Youth Pastors can do anything.
(Side note: this article is really just for me and my guiltiness.)
A month out, my brother asked me to be his wedding coordinator. I thought, sure, I can do this, I can do anything. I’m a youth pastor. It’s it true that if you are in youth ministry, under your skill set it will say:
I am a:
Carpenter, travel agent, 24 hour emergency line, teacher, pastor, music director, food preparer,bus driver, DJ, janitor, administrator, decorator, babysitter (ouch), CEO, UFO, skit creator, videographer, video editor, powerpoint creator, delegator, reader, financial guru, mediator, prayer warrior, wedding coordinator.
The wedding went fine, I was totally in my element. I was in charge of all the details. The next week I started to see the pictures from the wedding go onto Facebook. Over and over I kept saying “I didn’t know they were there! How did I not talk to them, let alone see them? Was I even at this wedding?!”
And then I started to think about youth ministry. How often are we caught up in the “programming” of things that we don’t see who is actually showing up to our youth events?
Now, don’t get me wrong, administration, preparation, and planning meetings are very important. I’ve experienced youth pastors who spend all their time connecting with students and do absolutely no planning or administration, and end up failing miserably.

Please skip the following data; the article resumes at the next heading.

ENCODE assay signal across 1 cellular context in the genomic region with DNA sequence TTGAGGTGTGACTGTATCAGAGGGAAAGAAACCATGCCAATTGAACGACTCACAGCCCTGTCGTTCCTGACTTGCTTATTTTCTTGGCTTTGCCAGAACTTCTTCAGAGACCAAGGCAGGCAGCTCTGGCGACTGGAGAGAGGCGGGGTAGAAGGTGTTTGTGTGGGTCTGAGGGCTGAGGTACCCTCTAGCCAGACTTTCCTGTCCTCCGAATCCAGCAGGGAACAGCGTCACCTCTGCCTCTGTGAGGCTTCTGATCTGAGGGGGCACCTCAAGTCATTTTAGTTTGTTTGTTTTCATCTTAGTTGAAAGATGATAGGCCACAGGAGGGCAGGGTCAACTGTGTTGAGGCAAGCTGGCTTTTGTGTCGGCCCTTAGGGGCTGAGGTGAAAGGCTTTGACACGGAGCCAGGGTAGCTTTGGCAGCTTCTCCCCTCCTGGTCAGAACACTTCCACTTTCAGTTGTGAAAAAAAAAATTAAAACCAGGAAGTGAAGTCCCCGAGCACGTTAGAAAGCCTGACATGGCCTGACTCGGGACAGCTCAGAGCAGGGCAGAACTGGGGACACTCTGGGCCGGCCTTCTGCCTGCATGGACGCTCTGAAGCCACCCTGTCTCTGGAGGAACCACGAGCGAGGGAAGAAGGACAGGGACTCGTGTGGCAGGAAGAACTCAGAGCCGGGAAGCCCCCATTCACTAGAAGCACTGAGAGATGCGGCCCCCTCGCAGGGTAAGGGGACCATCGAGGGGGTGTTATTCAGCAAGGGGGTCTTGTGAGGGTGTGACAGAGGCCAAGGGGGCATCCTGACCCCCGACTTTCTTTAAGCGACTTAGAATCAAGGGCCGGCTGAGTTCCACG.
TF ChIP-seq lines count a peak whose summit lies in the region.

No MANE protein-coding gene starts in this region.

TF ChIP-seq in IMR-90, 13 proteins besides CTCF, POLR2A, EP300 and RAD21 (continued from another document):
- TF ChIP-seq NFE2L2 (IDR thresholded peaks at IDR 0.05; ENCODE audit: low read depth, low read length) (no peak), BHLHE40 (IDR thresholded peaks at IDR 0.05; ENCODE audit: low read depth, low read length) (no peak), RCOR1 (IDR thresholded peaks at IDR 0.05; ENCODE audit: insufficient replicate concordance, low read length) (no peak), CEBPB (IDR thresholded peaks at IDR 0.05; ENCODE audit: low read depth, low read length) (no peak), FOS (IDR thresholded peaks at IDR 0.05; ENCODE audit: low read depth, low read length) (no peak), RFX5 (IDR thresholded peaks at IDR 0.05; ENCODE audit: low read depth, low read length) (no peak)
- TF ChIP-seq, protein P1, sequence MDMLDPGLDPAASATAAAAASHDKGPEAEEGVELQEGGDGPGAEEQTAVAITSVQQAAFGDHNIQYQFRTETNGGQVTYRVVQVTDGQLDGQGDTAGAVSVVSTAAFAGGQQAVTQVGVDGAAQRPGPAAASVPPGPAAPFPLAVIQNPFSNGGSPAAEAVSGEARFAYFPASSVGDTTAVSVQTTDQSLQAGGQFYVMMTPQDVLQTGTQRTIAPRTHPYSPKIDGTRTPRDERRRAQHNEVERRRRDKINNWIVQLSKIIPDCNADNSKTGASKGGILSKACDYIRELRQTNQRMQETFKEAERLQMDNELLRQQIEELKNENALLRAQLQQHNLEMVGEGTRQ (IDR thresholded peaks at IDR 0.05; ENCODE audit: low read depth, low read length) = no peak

I’ve also seen (**ahem, myself**) get caught up in the details and forget about the ministry, the questions to ask like “how are you? did you win your game this week? what’s going on with your faith?”
Of course, there’s that ugly word again…. balance.
Youth pastors can do alot of stuff. But lets get back to the basics, yeah? And let’s do them with balance. I mean, our economy is forcing us to go back to the basics, so let’s do it for our ministries too.
A week after the wedding, I gave the sermon in our service. I talked about community and the importance of noticing those around us, and choosing to interact rather than disengage. I talked about how it’s our choice to not get caught up in the details, but focus on the relationships. Sometimes, the devil can be in the details.
So here’s a few questions to ask yourself:
When was the last time you wrote a note to a kid (besides on facebook)?
When was the last time you went to a game, musical, or simply stopped by a student’s house just to say hi?
When was the last time you ask a teen how they are really doing, rather than giving them a task when they walk in the room?
Did you have more planning meetings than student connection meetings this week?
Do we remember the test that they asked us to pray about, do we ask them about that?
Anyway, this article is really just for me, the “youth pastor who can do everything” and has no balance. I need to read this everyday. How are you doing with balance? With getting back to the basics?
I pray that we can all get back to the real reason we got into ministry, to remember how God called us to this place, and be able to really start connecting with students again.